Sidi suddenly comes running in, sobbing. She will not let Sadiku touch her, and Lakunle assumes she has been beaten. Sidi lifts her head and calls them both fools, telling them the Bale lied to Sadiku and is more cunning than they knew. It was a trick: he knew Sadiku would not keep the story of his impotence to herself.
Lakunle is horrified and asks if she is still a maid. Sidi shakes her head no. Sadiku shrugs and says this happens to the best of us.
Lakunle recoils, but then stands tall. He says his love is selfless and he will still marry Sidi. He also does not need to pay the bride-price anymore, because she is not a maid. Sidi looks at him, puzzled. She asks if he would still marry her; when he says yes, she darts away.
Sadiku tells Lakunle, who feels like he is making a noble sacrifice, that Sidi is getting things ready for the wedding. Lakunle is a bit confused and replies that there ought to be no hurry. They need to do things right; he cannot be unmarried one day and married the next. He even begins to think that he is being bamboozled into marriage.
A crowd and musicians arrive, and Sidi enters. She is lovely and clothed in rich garb. She hands Lakunle the magazine; she says she tried to rip it up but was not strong enough. She invites him to come along to the wedding, which confuses him. She says, surprised, that he surely cannot think she was going to marry him. She cannot ever endure the touch of another man after Baroka. Now she has felt strength and zest, so why would she “choose a watered-down…beardless version of unripened man?” (63.) Lakunle tries to stand in her way, but she pushes him away.
Sidi kneels before Sadiku, who blesses her fertility. The musicians play and sing. The air is festive, and a young girl shake her buttocks at Lakunle. He runs after her.
The third act of the play, “Night,” is certainly full of surprises (some more surprising than others). Sadiku is not the loving, dutiful wife she initially presented herself as; Baroka is not opposed to progress as Lakunle insinuated; Baroka’s tale of impotence was a ruse, and he seduces Sidi; Sidi decides to marry Baroka; and Lakunle seems to rapidly forget about Sidi. Soyinka demonstrates a plethora of wit and irony as he engages with the larger theme of tradition vs. modernity.
Baroka the Lion is able to get his Jewel due to several factors: his vacillating temperament that destabilizes her confidence; his subtle compliments; and his impressing her with the stamp machine that would putatively issue stamps with her visage on them. As Sidi is a veritable Nigerian Narcissa, this allows her to relax her guard and to sink into the warmth of her pride. Of course, it should be clear that Baroka is a lascivious old man who lies and deceives in order to rape Sidi, something that is rightly very difficult for audiences to come to terms with.
However, Baroka is clever, witty, and even poetic at times; Soyinka gives the audience many things to like about him. The fact that Lakunle is such an obnoxious rival for Sidi’s affections also helps to promote Baroka over him. Critic Robert Willis writes, “the winning of Sidi by the Bale is logical and right. His concern is for life; Lakunle’s is for rhetoric. Lakunle plans to ‘civilize’ her by marrying her, without considering Sidi’s own feelings and desires. The expectations of reformer Lakunle are stifled in the face of the Bale’s cunning and expertise. Lakunle’s own follies result in his loss of Sidi.” One of the more amusing Lakunle moments is when he comments that at least he doesn’t have to pay the bride-price, because one should never compromise their principles: obviously, the truth is that he is selfishly relieved that he does not have to pay money.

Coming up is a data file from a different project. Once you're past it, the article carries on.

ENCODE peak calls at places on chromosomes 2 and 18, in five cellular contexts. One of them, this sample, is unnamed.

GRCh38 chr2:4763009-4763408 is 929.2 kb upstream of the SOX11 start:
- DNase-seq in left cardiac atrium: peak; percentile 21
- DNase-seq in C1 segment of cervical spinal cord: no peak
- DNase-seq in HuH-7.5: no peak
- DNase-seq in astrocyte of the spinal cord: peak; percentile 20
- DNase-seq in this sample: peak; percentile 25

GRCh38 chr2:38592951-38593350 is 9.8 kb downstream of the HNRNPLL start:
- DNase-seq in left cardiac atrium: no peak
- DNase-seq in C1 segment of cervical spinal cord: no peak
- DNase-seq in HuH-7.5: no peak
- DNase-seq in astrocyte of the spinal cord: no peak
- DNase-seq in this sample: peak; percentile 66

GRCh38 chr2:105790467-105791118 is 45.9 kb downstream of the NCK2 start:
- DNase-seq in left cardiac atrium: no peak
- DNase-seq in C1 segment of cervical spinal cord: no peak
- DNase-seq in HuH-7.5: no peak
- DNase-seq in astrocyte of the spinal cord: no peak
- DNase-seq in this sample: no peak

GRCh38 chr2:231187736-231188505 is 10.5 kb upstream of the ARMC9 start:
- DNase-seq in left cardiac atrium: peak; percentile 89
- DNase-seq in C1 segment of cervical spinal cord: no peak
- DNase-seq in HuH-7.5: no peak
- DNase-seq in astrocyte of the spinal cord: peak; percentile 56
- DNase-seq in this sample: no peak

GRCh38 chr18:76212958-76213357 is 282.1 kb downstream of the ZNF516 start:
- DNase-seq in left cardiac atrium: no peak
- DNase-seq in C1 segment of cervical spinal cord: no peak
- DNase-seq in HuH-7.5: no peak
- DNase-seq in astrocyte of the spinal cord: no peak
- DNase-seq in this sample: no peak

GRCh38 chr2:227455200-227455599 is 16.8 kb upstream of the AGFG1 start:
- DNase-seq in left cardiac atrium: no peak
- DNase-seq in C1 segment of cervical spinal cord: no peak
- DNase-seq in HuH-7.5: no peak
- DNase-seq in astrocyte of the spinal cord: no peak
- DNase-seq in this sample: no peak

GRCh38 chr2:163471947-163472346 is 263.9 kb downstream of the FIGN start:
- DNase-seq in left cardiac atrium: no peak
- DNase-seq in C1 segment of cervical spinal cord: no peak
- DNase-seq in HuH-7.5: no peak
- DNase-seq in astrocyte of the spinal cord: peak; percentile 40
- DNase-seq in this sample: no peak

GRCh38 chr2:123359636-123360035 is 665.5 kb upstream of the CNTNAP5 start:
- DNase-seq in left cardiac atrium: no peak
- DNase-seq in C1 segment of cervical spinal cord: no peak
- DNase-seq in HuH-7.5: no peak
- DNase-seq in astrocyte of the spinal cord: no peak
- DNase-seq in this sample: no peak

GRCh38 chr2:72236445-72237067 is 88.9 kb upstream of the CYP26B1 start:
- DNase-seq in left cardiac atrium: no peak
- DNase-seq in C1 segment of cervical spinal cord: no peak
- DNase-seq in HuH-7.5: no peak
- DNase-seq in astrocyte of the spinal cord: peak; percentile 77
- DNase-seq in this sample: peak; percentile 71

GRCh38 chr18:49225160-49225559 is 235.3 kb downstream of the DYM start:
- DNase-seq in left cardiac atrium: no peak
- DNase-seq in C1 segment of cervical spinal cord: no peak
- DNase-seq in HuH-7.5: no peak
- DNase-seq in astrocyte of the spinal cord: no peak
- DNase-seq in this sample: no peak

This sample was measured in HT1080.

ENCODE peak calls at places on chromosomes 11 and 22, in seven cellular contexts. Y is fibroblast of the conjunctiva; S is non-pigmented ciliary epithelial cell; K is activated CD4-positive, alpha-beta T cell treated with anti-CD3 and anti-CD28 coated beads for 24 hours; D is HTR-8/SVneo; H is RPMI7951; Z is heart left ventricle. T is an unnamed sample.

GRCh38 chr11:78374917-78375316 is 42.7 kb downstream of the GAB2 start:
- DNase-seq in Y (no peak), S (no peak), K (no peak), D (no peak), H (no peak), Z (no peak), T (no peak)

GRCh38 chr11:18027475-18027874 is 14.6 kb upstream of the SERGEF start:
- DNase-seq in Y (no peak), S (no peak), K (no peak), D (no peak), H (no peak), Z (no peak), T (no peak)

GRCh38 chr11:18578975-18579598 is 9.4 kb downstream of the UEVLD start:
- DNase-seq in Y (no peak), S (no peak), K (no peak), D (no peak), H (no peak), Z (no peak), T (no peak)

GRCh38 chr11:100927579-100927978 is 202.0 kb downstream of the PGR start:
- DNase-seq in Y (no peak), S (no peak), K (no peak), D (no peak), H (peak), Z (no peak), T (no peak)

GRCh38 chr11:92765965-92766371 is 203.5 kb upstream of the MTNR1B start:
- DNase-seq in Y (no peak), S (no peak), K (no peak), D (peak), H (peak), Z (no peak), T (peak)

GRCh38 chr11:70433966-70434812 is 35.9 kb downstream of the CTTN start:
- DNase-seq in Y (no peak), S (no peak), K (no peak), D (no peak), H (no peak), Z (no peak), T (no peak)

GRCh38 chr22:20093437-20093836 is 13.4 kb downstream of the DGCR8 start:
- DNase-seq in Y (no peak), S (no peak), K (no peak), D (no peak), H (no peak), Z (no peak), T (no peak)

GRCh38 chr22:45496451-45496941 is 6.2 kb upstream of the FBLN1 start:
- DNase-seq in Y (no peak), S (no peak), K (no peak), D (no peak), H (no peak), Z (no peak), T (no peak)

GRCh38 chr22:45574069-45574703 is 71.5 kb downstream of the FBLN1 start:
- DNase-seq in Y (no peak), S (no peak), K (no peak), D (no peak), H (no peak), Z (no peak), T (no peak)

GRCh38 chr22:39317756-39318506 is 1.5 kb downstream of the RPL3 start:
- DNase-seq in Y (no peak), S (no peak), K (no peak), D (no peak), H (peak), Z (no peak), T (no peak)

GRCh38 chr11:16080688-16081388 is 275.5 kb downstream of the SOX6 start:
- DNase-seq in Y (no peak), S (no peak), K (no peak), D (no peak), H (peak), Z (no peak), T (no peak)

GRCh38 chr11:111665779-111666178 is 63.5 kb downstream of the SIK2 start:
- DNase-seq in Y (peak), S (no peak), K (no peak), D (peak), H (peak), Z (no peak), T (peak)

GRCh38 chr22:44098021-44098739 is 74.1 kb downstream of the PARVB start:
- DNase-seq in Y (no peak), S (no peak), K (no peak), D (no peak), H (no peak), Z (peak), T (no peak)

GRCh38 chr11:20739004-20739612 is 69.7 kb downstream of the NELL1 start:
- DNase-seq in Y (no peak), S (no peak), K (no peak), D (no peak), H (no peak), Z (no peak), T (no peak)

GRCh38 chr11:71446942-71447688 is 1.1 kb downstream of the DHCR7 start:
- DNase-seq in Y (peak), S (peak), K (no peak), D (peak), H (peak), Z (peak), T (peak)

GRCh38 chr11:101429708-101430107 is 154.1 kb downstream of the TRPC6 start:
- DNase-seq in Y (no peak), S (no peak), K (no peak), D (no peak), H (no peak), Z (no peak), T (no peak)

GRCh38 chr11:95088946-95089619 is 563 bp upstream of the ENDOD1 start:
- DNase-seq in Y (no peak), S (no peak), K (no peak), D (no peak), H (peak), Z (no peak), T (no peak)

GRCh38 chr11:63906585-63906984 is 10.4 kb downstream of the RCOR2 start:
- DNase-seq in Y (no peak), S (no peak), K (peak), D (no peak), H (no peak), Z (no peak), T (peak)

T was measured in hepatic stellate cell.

As stated above, Baroka’s views on progress are not as black-and-white as Lakunle made them out to be. Yes, he is polygamous, he tricks Sidi so he can rape her, and he did divert the railway away from Ilujinle so his life would not be affected; however, he does not “hate progress, only its nature / Which makes all roofs and faces look the same” (53). He asks Sidi if this “sameness does not revolt your being” (53). He uses a metaphor of a skin of progress covering “the spotted wolf of sameness” (53). He is willing to learn from the schoolteacher and claims that “the old must flow into the new” and “old wine thrives best / Within a new bottle” (54). Even though they are also slyly sexual puns that are meant to go over Sidi’s head, these comments make the Bale a much more nuanced character.
What the Bale is proposing is modernization, but modernization on African terms. He does not see the need for progress-for-progress’s-sake. Critic Mumia Abu-Jamal sees Soyinka suggesting “that Western learning is out-of-synch with village life, and is impotent. For Lakunle, his ‘learning’ reflects an alienating distance from village life and from their perspective, so much foolishness.” John Povey agrees, saying the play’s satire “is directed at the sacred cause of progress and change and not as might be anticipated at the stubborn reaction exemplified by the old chief. in short, this ridicule is not, as is common, directed against conservatism and age but against the follies implicit in change.” The past can be valid when it contains elements of social continuity, and change ought to respond to the past, not challenge and combat it. J.Z. Kronenfeld asserts a similar conclusion, claiming that the play seeks to expose self-seeking and inconsistency in all characters and “shows how people use ‘traditional’ for ‘modern’ purposes, and the ‘modern’ for traditional purposes, in accordance with universal human motivations of pride, power, and sex, rather than out of loyalty to an abstraction such as ‘tradition,’ or even primarily out of religious or moral conviction.” The binaries of traditional and modern, Kronenfeld warns, “may be rather meaningless and indeed misleading ready-made categories to use in the analysis of modern African literature.”
One final thing to consider: why does Sidi marry Baroka? On the surface it seems like it is because he took her virginity. She also says that he is strong and manly and Lakunle is a “watered-down… beardless version of unripened man” (63). He is also more deeply connected to her background, her village, and her worldview. Sadiku, for all her cunning, also genuinely seems to like being part of the Bale’s group of wives, and Sidi may be influenced by the older woman’s assertions of power and harmony.